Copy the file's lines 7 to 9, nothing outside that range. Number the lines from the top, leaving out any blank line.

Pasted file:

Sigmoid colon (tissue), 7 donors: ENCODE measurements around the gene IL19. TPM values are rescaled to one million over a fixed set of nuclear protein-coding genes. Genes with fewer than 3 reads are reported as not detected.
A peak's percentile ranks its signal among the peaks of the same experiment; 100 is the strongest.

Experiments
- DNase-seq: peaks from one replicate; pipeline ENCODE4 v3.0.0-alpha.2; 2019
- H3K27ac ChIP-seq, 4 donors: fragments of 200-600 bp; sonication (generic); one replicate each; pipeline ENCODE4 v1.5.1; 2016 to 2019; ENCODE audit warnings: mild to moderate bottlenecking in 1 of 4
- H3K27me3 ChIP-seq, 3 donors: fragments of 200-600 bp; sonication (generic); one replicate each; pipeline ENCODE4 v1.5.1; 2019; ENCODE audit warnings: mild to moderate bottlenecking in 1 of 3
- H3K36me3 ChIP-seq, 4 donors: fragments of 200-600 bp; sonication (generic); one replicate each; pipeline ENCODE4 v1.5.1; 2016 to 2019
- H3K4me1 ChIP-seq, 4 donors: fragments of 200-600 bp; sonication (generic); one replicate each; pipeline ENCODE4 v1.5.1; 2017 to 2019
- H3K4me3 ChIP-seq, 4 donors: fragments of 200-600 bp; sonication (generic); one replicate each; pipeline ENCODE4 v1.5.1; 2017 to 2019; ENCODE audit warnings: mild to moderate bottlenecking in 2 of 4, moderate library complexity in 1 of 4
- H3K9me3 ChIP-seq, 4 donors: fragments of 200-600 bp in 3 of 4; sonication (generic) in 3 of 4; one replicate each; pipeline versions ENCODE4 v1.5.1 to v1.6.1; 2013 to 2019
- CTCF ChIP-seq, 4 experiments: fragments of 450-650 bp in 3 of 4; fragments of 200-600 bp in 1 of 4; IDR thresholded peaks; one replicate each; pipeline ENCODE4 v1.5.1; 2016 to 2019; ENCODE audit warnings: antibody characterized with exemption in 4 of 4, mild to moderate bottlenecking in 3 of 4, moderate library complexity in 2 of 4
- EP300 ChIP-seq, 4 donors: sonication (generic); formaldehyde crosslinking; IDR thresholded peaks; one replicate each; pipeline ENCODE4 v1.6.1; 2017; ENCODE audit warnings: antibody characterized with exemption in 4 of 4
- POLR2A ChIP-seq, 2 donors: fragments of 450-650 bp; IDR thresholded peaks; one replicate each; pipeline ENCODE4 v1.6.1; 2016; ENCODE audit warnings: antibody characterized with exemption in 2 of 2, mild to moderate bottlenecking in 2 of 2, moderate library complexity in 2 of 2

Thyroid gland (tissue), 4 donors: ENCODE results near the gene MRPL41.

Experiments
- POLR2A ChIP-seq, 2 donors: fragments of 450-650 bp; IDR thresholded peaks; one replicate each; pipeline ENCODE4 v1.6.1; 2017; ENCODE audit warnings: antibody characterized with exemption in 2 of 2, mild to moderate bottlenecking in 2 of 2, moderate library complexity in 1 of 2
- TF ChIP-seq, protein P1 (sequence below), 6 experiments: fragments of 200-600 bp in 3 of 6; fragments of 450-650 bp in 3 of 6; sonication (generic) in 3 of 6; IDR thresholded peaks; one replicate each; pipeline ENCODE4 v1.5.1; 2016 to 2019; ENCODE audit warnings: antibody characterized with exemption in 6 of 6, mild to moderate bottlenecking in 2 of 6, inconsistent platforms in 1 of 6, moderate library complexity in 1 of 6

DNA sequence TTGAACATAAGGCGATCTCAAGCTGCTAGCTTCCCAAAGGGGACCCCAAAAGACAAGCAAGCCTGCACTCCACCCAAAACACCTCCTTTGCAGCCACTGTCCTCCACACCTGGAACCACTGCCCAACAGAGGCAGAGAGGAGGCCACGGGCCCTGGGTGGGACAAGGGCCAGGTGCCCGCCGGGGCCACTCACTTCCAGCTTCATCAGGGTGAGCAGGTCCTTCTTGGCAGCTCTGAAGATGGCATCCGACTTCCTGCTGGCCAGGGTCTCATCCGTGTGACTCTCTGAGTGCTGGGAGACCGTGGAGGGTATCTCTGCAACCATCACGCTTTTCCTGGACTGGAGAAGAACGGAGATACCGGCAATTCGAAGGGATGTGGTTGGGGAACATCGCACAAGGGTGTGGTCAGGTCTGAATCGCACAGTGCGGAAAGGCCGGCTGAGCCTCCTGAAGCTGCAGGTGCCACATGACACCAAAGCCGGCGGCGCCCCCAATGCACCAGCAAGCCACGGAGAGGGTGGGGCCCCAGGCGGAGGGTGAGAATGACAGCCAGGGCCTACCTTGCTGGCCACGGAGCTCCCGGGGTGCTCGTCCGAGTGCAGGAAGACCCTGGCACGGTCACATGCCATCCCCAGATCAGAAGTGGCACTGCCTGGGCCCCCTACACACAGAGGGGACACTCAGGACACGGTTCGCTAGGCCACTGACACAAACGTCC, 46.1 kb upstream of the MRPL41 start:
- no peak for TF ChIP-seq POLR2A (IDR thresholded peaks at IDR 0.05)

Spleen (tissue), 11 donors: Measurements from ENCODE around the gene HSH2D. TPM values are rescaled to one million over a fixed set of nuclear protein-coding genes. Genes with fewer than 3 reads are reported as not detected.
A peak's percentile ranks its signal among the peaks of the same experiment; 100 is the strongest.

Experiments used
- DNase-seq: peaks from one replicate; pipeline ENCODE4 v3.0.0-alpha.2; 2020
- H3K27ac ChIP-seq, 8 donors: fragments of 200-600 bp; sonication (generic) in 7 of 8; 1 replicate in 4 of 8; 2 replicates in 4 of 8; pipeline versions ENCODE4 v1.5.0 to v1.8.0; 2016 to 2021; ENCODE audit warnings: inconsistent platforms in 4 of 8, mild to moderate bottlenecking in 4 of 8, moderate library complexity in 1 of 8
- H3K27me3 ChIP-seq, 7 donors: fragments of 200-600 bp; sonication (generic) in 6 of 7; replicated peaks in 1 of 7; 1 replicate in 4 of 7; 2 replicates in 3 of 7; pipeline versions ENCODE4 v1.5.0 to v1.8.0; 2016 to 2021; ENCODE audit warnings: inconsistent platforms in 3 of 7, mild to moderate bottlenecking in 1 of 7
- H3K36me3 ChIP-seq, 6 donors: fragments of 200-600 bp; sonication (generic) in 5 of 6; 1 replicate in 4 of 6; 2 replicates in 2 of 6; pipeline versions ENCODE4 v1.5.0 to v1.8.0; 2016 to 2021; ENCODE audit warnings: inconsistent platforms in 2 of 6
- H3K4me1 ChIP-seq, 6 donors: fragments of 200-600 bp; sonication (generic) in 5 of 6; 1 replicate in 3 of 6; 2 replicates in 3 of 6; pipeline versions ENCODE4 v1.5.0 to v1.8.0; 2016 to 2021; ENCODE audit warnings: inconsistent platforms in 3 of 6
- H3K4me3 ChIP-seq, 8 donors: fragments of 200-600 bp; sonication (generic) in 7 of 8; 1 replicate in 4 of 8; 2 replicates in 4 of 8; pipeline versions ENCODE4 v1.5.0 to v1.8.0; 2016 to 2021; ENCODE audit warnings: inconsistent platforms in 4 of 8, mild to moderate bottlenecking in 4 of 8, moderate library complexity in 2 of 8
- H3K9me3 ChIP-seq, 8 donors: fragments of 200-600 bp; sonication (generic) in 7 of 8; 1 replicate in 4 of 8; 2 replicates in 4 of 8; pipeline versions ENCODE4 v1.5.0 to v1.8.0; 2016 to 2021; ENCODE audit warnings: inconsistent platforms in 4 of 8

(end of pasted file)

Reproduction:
- H3K36me3 ChIP-seq, 4 donors: fragments of 200-600 bp; sonication (generic); one replicate each; pipeline ENCODE4 v1.5.1; 2016 to 2019
- H3K4me1 ChIP-seq, 4 donors: fragments of 200-600 bp; sonication (generic); one replicate each; pipeline ENCODE4 v1.5.1; 2017 to 2019
- H3K4me3 ChIP-seq, 4 donors: fragments of 200-600 bp; sonication (generic); one replicate each; pipeline ENCODE4 v1.5.1; 2017 to 2019; ENCODE audit warnings: mild to moderate bottlenecking in 2 of 4, moderate library complexity in 1 of 4